Witnesses cast doubt on Blackwater story

Kurds observed shooting from roof, say no gunfire provoked attack by contractors

October 13, 2007|By New York Times News Service

BAGHDAD -- Fresh accounts of the Blackwater shooting last month, given by three rooftop witnesses and by U.S. soldiers who arrived shortly after the gunfire ended, cast new doubt yesterday on statements by Blackwater guards that they were responding to armed insurgents when Iraqi investigators say 17 Iraqis were killed at a Baghdad intersection last week.

The three witnesses, Kurds on a rooftop overlooking the scene, said they observed no gunfire that could have provoked the shooting by Blackwater guards, and U.S. soldiers who arrived minutes later found shell casings from guns normally used by American contractors, as well as the U.S. military.

The Kurdish witnesses are important because they had the advantage of an unobstructed view and because they said they observed the shooting at Nisoor Square from start to finish, free from the terror and confusion that might have clouded accounts of witnesses at street level. Moreover, because they are pro-American, their accounts have a credibility not always extended to Iraqi Arabs, who have been more hostile to the U.S. presence.

Their statements, made in interviews with The New York Times, appeared to challenge a State Department account that a Blackwater vehicle had been disabled in the shooting and had to be towed away. Since those initial accounts, Blackwater and the State Department have consistently refused to comment on the substance of the case.

The Kurdish witnesses said that they observed no one firing at the guards at any time during the event, an observation corroborated by the forensic evidence of the shell casings. Two of the witnesses also said all the Blackwater vehicles involved in the shooting drove away under their own power.

The Kurds, who work for a political party whose building looks directly down on the square, said they had looked for any evidence that the American security guards were responding to an attack but found none.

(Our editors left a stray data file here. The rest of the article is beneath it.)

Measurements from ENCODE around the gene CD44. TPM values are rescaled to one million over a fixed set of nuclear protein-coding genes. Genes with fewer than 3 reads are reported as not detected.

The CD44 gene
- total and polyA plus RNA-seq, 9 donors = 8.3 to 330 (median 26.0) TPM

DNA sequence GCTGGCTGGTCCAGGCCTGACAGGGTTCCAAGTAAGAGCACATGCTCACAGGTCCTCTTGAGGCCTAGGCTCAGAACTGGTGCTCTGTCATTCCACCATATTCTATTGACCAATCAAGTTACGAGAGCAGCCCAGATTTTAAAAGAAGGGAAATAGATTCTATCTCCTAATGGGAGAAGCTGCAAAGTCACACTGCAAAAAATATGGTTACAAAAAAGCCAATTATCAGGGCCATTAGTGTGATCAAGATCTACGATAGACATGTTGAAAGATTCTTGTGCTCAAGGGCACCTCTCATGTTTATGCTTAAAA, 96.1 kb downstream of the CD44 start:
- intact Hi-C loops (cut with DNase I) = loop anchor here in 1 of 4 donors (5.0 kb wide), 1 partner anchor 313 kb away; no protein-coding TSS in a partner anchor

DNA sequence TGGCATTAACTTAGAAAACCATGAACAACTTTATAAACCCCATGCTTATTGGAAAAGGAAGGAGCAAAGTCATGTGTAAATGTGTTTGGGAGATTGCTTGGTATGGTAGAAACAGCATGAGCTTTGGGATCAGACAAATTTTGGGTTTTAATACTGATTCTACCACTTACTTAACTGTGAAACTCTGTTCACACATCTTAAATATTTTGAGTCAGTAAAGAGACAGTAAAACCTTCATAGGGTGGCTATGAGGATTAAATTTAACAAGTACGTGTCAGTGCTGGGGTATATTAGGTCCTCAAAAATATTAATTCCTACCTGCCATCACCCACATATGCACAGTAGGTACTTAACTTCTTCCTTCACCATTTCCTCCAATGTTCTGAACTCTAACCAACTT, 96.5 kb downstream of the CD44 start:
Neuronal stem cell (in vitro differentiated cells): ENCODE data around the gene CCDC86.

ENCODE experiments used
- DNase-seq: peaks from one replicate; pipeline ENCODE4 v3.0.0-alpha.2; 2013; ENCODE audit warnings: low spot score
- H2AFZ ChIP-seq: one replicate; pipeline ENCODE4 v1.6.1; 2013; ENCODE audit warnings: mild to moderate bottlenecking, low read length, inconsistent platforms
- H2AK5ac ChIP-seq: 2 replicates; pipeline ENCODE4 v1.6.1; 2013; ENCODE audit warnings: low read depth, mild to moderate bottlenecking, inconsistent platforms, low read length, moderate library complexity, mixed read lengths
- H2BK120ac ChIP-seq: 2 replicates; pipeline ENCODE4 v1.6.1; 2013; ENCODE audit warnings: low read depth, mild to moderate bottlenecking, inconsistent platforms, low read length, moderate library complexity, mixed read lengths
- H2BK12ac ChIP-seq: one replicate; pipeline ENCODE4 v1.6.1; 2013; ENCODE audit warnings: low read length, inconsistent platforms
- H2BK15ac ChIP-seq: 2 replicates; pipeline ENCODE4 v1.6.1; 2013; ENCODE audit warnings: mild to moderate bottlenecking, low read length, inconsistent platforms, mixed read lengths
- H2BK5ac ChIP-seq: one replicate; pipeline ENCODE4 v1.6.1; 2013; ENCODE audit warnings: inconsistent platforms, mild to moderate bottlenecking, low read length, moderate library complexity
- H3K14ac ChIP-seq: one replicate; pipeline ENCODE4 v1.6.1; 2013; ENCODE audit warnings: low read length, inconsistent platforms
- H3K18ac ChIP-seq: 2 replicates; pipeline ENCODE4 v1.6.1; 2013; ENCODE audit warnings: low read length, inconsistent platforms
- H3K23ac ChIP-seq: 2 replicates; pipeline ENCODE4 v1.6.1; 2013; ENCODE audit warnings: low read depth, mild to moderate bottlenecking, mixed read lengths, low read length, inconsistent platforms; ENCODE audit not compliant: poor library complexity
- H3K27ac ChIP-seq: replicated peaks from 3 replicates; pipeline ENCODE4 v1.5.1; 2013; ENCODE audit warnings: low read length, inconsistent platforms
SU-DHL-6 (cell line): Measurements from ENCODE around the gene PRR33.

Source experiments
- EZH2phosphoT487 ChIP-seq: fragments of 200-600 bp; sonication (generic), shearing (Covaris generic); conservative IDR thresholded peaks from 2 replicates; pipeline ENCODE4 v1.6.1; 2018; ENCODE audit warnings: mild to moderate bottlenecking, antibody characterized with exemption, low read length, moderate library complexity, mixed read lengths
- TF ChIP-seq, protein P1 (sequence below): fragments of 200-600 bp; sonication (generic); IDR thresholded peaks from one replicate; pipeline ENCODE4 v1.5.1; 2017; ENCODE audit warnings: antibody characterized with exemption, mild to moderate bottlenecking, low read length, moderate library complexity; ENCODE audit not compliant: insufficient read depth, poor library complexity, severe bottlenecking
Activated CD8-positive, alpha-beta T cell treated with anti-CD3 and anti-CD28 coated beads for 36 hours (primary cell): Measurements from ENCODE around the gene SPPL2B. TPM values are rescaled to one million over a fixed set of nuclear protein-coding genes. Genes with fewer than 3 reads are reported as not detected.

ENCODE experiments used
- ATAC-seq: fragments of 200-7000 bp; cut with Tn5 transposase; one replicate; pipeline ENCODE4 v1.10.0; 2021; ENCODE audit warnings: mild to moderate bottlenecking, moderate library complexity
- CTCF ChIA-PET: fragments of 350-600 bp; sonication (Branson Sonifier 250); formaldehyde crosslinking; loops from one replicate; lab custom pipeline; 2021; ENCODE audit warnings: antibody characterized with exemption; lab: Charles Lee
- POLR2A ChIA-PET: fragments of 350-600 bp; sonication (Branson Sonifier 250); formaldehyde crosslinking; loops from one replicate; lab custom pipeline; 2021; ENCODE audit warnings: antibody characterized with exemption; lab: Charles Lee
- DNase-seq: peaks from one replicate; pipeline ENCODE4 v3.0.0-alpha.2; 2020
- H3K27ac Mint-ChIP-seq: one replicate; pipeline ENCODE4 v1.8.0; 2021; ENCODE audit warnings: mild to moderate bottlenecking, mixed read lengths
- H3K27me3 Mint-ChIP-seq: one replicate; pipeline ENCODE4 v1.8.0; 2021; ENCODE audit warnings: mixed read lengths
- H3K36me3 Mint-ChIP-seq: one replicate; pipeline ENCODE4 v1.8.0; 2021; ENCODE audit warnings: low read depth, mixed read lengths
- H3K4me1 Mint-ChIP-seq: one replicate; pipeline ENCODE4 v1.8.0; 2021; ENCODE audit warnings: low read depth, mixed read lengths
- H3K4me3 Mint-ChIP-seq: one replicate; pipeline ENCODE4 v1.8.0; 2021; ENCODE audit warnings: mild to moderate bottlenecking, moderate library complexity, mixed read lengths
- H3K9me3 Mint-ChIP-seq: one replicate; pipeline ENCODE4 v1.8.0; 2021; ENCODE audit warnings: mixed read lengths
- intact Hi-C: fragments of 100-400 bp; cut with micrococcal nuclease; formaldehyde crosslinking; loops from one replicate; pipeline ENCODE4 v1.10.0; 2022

"I call it a massacre," said Omar H. Waso, one of the witnesses and a senior official of the party, which is called the Patriotic Union of Kurdistan. "It is illegal. They used the law of the jungle."

While Blackwater has said its guards were attacked by automatic gunfire, the soldiers did not find any casings from the sort of guns typically used by insurgents or by Iraqi security forces, according to a U.S. military official briefed on the findings of the unit that arrived at the scene about 20 minutes after the Blackwater convoy left. That analysis of forensic evidence at the scene was first reported yesterday by The Washington Post.

The U.S. military official, who demanded anonymity because he was not authorized to speak about the matter, added that soldiers found clear evidence that the Blackwater guards had not been threatened and had opened fire on civilians who tried to flee the scene.

None of the roughly two dozen witnesses previously interviewed by Iraqi investigators said that they saw or heard anyone but the Blackwater guards fire during the shooting, which Iraq officials say killed 17 and wounded 27.

The Kurdish witnesses on the rooftop said they had not been interviewed by Iraqi investigators. They said they had been visited, but not yet fully interviewed, by U.S. investigators.

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